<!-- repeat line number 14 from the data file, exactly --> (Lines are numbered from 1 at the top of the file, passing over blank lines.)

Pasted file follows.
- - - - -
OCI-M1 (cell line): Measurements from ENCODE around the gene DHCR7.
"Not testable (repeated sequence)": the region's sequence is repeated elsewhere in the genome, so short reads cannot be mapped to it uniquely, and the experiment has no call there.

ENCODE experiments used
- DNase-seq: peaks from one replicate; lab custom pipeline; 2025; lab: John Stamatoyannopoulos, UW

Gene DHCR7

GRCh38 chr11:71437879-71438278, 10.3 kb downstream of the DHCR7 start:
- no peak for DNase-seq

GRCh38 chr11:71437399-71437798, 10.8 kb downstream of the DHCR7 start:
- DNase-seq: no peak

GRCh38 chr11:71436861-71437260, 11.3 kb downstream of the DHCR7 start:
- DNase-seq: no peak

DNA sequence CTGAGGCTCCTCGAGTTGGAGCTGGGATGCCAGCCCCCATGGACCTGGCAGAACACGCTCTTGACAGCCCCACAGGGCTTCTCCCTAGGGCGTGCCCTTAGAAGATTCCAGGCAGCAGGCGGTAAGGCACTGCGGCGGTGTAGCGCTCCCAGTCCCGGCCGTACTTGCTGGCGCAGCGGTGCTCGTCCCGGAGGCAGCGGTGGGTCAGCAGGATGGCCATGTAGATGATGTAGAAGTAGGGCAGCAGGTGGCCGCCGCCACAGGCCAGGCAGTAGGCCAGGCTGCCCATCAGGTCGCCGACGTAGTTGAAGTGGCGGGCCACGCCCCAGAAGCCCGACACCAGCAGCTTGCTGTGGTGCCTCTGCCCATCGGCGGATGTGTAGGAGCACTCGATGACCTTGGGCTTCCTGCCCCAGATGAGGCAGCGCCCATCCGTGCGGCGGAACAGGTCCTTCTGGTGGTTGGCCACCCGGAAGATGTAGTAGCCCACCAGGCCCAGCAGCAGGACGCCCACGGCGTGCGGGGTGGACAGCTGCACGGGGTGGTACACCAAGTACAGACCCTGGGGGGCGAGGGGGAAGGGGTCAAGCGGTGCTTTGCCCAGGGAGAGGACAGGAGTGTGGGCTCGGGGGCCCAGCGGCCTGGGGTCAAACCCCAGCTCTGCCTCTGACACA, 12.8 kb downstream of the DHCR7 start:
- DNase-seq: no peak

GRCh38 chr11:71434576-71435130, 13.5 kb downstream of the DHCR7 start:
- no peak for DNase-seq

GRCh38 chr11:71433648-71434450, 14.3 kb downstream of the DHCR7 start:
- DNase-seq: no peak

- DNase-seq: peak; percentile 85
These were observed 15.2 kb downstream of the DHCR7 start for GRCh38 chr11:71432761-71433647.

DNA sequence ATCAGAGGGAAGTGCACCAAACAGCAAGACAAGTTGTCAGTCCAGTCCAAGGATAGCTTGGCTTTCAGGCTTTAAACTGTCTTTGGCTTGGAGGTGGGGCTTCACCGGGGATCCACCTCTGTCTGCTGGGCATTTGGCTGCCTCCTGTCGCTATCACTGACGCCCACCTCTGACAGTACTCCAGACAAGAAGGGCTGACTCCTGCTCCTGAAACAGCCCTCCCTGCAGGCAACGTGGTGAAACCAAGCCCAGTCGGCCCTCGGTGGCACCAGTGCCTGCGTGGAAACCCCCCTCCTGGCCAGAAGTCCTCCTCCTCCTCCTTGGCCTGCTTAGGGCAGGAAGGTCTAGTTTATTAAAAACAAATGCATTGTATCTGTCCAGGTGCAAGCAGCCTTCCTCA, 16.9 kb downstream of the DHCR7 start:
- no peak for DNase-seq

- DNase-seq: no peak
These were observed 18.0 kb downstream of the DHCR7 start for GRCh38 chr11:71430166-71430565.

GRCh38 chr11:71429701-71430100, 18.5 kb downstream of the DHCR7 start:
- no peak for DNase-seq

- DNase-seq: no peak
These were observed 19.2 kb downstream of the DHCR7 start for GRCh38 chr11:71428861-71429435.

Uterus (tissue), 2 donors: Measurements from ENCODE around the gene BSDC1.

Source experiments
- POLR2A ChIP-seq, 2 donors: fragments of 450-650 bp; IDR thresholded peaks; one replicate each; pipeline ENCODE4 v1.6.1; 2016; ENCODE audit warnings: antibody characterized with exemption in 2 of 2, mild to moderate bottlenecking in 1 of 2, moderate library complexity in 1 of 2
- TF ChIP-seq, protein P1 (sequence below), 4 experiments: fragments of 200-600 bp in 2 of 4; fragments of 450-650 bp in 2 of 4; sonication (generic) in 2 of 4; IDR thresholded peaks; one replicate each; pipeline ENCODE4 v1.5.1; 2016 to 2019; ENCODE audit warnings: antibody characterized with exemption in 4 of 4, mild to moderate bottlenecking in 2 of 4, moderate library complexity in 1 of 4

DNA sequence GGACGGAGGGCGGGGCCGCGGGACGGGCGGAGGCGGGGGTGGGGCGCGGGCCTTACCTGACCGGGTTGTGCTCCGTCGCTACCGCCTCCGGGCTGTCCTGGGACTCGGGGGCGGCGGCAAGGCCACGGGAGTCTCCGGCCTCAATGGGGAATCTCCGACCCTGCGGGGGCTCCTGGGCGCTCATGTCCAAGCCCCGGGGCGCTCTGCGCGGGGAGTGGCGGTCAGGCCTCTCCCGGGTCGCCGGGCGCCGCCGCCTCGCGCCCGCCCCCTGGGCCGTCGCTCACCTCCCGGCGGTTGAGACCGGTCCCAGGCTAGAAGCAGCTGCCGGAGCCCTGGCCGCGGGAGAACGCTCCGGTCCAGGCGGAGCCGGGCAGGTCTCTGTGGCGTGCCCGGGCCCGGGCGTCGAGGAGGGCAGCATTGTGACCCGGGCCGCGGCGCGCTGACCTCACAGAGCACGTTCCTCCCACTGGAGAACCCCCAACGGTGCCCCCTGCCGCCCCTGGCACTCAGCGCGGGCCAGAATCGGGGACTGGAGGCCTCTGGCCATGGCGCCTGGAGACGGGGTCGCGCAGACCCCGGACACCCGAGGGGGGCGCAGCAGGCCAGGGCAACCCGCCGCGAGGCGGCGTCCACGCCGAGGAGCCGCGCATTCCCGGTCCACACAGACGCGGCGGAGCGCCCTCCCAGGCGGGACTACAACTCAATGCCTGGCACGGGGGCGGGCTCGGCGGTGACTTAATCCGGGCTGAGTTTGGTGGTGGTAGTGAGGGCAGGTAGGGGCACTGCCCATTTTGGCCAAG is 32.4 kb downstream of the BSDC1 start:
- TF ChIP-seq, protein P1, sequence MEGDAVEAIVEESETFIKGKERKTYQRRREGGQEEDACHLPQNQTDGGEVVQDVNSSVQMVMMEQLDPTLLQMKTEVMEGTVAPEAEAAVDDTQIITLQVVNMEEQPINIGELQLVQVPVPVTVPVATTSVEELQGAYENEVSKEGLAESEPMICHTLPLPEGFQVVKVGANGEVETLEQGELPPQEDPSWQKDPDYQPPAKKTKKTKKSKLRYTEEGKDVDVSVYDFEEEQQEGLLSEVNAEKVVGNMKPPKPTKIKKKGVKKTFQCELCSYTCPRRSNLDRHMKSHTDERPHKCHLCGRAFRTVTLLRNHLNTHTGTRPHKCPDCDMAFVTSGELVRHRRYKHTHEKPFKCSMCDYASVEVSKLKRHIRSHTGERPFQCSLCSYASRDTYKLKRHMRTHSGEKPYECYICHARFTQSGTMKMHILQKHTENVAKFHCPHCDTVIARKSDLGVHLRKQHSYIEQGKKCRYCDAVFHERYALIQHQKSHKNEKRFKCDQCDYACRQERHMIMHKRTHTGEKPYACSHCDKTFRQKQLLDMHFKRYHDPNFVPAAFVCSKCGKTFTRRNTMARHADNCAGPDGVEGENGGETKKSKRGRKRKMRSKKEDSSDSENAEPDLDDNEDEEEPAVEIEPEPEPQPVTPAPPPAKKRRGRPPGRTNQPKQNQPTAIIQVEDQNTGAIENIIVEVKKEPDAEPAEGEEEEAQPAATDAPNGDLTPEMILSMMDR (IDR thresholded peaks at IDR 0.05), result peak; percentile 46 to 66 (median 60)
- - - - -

GRCh38 chr11:71434576-71435130, 13.5 kb downstream of the DHCR7 start: